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Izaak Walton League’s new facility on preserved land in Edgewood will be subject of community meeting Thursday

The Izaak Walton League’s Harford County chapter has plans to develop a new headquarters building, as well as a trail network and kayak launch, on preserved land in Edgewood which the chapter recently purchased from the Harford Land Trust.

The land is the historic 48-acre Welzenbach Farm off of Willoughby Beach Road. The property is adjacent to a county park and the 350-acre Bosley Conservancy owned by the local Izaak Walton League chapter, which purchased it from the Land Trust Feb. 25. The purchase happened after years of discussion between representatives of the two organizations regarding “a shared vision of expanding public recreation and conservation in Edgewood,” according to a recent press release from the Land Trust.

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“The property’s location will allow us to manage events in the marsh and expand our conservation and educational community programming and volunteer opportunities,” Mike Horsmon, Izaak Walton League chapter president, said in a statement.

Members of the community can learn more about the project, as well as the history of the Welzenbach Farm, during an online forum at 6 p.m. Thursday. People should register for the forum online, and they can submit questions in advance via email to shummer@harfordlandtrust.org or Iwla.harford@gmail.com.

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The local Izaak Walton League organization, which was founded in 1950 and promotes conservation and outdoor recreation, does not currently have a chapter house. The state purchased its former property off of Woodsdale Road in Abingdon more than a year ago as the Maryland Transportation Authority extends its Express Toll Lanes on I-95 into Harford County, Horsmon said Monday.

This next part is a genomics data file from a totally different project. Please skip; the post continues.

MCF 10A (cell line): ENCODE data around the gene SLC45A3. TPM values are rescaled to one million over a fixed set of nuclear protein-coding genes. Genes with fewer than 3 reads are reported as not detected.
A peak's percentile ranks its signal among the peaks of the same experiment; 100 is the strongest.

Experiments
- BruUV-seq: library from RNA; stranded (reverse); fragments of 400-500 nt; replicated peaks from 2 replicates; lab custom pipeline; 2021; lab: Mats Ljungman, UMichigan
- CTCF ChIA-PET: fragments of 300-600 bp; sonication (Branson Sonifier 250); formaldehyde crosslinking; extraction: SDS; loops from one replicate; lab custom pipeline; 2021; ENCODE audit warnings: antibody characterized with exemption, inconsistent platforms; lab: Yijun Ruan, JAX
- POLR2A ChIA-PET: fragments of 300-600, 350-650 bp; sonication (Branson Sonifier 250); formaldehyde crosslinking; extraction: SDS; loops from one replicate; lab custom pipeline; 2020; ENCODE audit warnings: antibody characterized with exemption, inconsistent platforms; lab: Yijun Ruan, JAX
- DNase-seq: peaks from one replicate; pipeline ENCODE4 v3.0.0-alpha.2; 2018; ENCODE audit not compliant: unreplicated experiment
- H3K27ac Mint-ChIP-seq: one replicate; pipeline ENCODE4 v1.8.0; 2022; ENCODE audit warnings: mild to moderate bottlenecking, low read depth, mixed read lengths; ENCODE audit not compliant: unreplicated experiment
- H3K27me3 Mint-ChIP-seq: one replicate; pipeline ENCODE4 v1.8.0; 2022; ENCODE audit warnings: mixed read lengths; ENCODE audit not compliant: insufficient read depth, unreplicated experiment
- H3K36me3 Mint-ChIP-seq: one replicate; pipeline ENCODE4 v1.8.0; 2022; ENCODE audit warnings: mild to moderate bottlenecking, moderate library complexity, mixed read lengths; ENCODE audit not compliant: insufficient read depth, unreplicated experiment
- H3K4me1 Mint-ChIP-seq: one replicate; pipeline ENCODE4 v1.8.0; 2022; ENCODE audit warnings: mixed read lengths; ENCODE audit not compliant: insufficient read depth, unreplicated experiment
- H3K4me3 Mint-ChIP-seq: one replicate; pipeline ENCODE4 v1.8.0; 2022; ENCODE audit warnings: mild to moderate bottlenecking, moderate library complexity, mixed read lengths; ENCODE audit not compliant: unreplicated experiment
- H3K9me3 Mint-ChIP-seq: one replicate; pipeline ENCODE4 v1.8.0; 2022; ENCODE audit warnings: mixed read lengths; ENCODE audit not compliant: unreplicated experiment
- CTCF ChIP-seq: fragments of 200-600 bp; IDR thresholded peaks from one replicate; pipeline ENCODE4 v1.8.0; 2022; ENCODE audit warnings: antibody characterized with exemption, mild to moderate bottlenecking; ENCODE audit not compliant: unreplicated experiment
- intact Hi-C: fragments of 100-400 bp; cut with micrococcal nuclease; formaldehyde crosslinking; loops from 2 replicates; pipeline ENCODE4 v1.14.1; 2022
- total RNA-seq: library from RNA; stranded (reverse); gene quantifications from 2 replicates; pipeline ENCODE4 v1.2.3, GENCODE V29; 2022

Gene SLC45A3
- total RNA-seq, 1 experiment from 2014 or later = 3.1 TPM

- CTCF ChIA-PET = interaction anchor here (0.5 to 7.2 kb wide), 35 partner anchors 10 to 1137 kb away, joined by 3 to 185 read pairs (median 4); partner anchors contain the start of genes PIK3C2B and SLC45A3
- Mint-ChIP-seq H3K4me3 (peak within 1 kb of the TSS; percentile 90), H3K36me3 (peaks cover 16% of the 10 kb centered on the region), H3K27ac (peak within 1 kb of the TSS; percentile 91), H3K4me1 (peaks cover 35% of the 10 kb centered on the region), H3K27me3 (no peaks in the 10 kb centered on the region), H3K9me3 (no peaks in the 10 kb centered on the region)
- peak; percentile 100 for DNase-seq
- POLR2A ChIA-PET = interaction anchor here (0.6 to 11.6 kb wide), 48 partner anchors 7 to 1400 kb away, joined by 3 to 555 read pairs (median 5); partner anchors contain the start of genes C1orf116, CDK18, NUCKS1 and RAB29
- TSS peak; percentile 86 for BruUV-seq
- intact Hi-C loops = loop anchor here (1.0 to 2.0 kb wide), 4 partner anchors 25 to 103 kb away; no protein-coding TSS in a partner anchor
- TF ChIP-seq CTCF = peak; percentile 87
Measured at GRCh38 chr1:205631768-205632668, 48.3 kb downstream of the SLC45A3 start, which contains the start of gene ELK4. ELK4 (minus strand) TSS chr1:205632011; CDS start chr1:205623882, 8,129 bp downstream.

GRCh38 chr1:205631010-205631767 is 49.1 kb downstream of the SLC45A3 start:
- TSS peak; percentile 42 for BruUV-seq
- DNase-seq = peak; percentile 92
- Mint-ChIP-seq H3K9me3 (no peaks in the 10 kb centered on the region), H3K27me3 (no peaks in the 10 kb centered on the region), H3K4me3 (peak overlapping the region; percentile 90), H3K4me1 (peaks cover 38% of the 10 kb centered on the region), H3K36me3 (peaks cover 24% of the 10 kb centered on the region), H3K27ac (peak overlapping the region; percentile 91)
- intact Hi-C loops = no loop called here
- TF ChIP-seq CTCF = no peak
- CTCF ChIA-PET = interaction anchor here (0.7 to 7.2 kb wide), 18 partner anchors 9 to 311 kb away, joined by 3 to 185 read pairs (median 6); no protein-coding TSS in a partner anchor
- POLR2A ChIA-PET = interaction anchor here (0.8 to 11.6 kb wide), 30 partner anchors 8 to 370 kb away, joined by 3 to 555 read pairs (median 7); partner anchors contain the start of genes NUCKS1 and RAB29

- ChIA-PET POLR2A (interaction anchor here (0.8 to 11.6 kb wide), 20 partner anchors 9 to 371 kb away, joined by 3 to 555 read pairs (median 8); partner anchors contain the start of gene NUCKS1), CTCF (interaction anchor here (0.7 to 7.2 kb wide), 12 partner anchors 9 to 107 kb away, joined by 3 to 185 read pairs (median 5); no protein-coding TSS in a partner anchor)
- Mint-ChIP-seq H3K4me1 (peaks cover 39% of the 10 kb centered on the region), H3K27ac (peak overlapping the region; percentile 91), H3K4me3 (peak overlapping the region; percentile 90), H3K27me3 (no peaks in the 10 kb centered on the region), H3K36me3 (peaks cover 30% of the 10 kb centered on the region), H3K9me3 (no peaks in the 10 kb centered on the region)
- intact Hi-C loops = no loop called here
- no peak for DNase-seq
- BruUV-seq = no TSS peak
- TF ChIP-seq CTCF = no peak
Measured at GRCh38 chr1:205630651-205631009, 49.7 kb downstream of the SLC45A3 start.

The chapter used the proceeds from the state to purchase the Harford Land Trust property, which the trust acquired in 2015 with funding support from Aberdeen Proving Ground. The land trust and APG have partnered in the past to purchase other properties near the Harford County Army post, through the Army Compatible Use Buffer program, in order to preserve open space and create a buffer between the testing area and neighboring communities.

Harford Land Trust can then take the revenue from its sale of the Welzenbach Farm and use it to purchase and preserve more land within Harford County, Horsmon said.

“It’s a pretty big success story,” he said of the state’s purchase of the chapter’s former property. “It benefited us and it benefited Harford Land Trust, and it’s really going to benefit the local community as well.”

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The land trust retains a conservation easement on the farm, which ensures it will be preserved as open space. The property has been used for activities such as a stream restoration project — part of Otter Point Creek, a Bush River tributary, runs through the land — plus a tree-planting event in 2016 as Harford County celebrated Arbor Day, according to the HLT news release.

“This project ticks all of the boxes,” Executive Director Kristin Kirkwood said in a statement. “It protects important natural resources, entrusts management to a proven partner and creates a new community asset.”

The new chapter house will serve as a “conservation and education center” for the Izaak Walton League, according to Horsmon, who said chapter leaders plan to focus on youth programs and want to connect with local schools and Scout troops. He envisions having laboratory space in the new building where youths can study items they find on the property.

The chapter also plans to develop a canoe and kayak launch along Otter Point Creek as well as a trail network, and will partner with organizations such as the nearby Anita C. Leight Estuary Center and Otter Point Creek Component of the National Estuarine Research Reserve.

The plans depend a lot on volunteer support and obtaining funding, Horsmon noted. People can find more information about volunteering or contributing to the chapter at its website. More information about the Harford Land Trust is available on its website or Facebook page.

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